Figure 3

Skin biopsy on May 2008 showing dermal infiltration by a spindle cell tumour (a), which was positive with cytokeratin CAM5.2 immunohistochemical staining (b), and focally positive with Calretinin (c) and mesothelin (d) consistent with sarcomatoid mesothelioma.

Discussion

Malignant Mesothelioma is a rare primary neoplasm affecting the serosal membranes with a relative increase of its incidence rate during the last decades [1]. Most cases of mesotheliomas are related to asbestos exposure [2]. Its incidence has been rising steadily over the past few decades [1]. Approximately 1000 people die of mesothelioma each year in the UK, and it is predicted to rise to 3000 by the year 2020 [3].

Histologically, Mesothelioma is divided into epithelial, sarcomatous and mixed or biphasic subtypes. In several series epithelial type has a significantly improved prognosis compared to sarcomatous variant [4]. The primary diagnosis of our patient was epithelioid type; then the local recurrence was also epithelioid, while the skin metastases are of sarcomatous type; which may be explained by the heterogeneous nature of the disease or the known fact that malignant cells may loose some of there differentiation when metastasis.

Systemic therapy is the only treatment option for the majority of mesothelioma patients. For many years, chemotherapy had a minimal impact on the natural history of this cancer. Countless drugs were evaluated, most of which achieved response rates below 20% and median survival of <1 year [5]. In recent years, there has been a surge of optimism regarding systemic treatment of this disease. Several cytotoxic agents have been shown to generate reproducible responses, improve quality of life, or prolong survival in mesothelioma. Drugs with single-agent activity include pemetrexed, raltitrexed, vinorelbine, and vinflunine [5]. The combination of pemetrexed plus cisplatin is considered the benchmark front-line regimen for this disease, based on a phase III trial in 456 patients that yielded a response rate of 41% and a median survival of 12.1 months compared to 9.3 months for single agent cisplatin [6]. A recent large International Expanded Access Program confirmed the activity of pemetrexed plus cisplatin and pemetrexed plus carboplatin in chemonaive patients with Malignant Pleural Mesothelioma, demonstrating clinically similar time to progressive disease and 1-year survival rates [7]. Our patient received 6 cycles of Pemetrexed 500 mg/m2 +Carboplatin AUC 5 day 1 every 21 days, completed 03/11/04 with >37 months disease free survival. This long disease free survival in mesothelioma patients is rare; however this may be explained by the small disease burden on primary presentation and/or treatment received.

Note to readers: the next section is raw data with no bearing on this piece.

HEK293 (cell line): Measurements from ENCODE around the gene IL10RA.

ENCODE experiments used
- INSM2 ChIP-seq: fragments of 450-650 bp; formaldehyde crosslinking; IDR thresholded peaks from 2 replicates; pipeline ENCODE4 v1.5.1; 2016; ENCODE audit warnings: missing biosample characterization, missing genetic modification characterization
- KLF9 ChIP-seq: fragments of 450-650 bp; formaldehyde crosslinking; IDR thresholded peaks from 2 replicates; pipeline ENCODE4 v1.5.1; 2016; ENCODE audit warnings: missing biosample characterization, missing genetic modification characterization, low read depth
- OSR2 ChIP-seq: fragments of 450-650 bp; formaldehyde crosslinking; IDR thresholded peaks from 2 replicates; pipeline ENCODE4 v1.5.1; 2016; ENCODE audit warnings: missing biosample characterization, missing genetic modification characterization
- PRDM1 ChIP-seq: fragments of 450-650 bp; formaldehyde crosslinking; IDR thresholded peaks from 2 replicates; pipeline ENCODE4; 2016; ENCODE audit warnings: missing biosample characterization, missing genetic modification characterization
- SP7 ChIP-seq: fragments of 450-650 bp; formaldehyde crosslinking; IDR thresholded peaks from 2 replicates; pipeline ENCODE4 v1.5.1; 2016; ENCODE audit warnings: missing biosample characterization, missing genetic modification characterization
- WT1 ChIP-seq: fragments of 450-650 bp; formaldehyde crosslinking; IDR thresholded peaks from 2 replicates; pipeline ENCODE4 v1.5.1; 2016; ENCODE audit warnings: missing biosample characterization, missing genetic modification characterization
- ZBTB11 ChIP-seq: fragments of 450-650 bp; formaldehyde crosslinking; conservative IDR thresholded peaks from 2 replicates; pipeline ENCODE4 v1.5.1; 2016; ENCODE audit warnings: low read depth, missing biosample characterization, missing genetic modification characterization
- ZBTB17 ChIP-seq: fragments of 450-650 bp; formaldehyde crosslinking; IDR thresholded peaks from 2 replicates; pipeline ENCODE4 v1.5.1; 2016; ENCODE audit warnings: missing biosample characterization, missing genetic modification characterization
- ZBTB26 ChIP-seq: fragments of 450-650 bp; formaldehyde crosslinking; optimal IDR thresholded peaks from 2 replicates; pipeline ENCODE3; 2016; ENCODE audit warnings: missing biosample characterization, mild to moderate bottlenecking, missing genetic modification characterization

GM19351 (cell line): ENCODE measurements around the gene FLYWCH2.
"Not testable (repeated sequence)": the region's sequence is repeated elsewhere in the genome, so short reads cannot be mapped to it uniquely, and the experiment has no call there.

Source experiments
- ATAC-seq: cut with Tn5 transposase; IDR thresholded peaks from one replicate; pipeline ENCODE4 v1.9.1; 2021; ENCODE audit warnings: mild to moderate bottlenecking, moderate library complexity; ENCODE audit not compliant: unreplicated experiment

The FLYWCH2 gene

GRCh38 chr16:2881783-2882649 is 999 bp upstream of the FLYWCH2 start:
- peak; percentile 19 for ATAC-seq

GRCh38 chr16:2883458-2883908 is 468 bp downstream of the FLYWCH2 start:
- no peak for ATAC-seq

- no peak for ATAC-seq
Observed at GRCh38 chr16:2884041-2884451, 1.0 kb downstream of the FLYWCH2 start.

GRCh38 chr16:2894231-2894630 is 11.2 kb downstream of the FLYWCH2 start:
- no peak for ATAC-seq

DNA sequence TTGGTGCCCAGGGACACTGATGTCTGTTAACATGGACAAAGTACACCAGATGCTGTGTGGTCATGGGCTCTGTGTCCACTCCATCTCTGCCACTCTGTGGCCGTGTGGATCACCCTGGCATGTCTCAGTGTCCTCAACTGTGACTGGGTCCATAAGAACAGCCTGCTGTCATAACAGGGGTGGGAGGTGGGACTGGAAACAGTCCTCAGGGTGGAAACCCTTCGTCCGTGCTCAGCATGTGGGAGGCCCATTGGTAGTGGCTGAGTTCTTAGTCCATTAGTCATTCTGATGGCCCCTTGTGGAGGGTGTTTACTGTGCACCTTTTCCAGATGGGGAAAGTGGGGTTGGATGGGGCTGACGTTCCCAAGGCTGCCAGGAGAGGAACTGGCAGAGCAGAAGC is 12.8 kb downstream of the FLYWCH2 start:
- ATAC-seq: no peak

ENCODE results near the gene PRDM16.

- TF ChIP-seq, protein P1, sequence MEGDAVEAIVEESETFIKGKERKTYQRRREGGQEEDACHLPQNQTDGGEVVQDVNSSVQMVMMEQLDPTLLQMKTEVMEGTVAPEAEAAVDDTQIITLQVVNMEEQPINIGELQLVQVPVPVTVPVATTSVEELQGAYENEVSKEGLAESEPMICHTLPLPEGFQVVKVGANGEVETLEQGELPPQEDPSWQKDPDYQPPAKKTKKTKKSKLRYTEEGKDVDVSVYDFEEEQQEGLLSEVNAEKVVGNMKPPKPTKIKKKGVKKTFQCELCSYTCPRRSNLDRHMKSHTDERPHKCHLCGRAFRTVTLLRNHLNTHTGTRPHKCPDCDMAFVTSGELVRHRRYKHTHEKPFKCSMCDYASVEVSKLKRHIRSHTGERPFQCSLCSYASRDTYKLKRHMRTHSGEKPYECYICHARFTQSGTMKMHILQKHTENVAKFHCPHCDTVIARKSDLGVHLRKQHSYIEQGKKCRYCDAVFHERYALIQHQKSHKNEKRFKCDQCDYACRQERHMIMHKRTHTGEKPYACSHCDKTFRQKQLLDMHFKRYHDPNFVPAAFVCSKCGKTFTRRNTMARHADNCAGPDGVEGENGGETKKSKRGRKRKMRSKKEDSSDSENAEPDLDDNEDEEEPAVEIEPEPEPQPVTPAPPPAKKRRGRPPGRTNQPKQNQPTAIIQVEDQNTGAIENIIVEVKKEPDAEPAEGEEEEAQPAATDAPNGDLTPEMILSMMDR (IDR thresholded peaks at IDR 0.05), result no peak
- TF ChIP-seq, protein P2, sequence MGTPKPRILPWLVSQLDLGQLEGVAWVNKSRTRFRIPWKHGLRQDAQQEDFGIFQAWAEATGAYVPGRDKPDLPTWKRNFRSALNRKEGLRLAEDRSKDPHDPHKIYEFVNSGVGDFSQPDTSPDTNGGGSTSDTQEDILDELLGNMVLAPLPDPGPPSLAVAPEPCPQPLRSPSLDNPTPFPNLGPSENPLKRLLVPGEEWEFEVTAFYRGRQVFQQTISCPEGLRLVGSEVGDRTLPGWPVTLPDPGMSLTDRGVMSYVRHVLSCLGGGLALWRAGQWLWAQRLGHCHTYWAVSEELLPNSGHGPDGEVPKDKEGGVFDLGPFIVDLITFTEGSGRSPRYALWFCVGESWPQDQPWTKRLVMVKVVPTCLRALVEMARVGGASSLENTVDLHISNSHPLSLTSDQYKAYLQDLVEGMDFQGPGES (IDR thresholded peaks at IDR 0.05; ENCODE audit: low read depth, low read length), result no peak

During its relative short course, this malignant neoplasm, independently of the therapy, can give local or distant haematogenous metastases in different organs. The reported metastatic sites include liver, lung, heart, brain, thyroid, adrenals, kidneys, pancreas, bone, soft tissue, skin and lymph nodes [8, 9].

Only small number of cases of subcutaneous metastases of malignant Mesothelioma has been reported. However, the majority of the reported cases were considered as local invasion of the disease. To our knowledge, in English language published articles, there are only 10 reported cases of pleural Mesothelioma with distant subcutaneous metastases [8, 1017]; seven of them had metastases to the face and/or scalp. So, our case is the 11th reported pleural Mesothelioma case with a distant subcutaneous metastasis and it is the 8th case with face and/or scalp subcutaneous metastases [8, 1014].

Conclusion

With the increased incidence of malignant Mesothelioma and the improvement of survival rates due to the newly introduced chemotherapeutic agents, the number of recorded distant skin metastases is likely to increase. Metastatic disease from mesothelioma should be suspected in any known mesothelioma patient who develops a new malignant skin lesion.

Consent statement

Written informed consent was obtained from the patient's next of kin (his widow; as the patient is deceased) for publication of this case report and accompanying images. A copy of the written consent is available for review by the Editor-in-Chief of this journal.

Declarations

Authors’ Affiliations

(1)
Clinical Oncology Department, Mid Essex Hospital Services NHS Trust, Broomfield Hospital
(2)
Histopathology Department, Mid Essex Hospital Services NHS Trust, Broomfield Hospital
(3)
Radiotherapy Department, Colchester Hospital University NHS Foundation Trust, Essex County Hospital

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Copyright

© Elbahaie et al; licensee BioMed Central Ltd. 2009

This article is published under license to BioMed Central Ltd. This is an Open Access article distributed under the terms of the Creative Commons Attribution License (http://creativecommons.org/licenses/by/2.0), which permits unrestricted use, distribution, and reproduction in any medium, provided the original work is properly cited.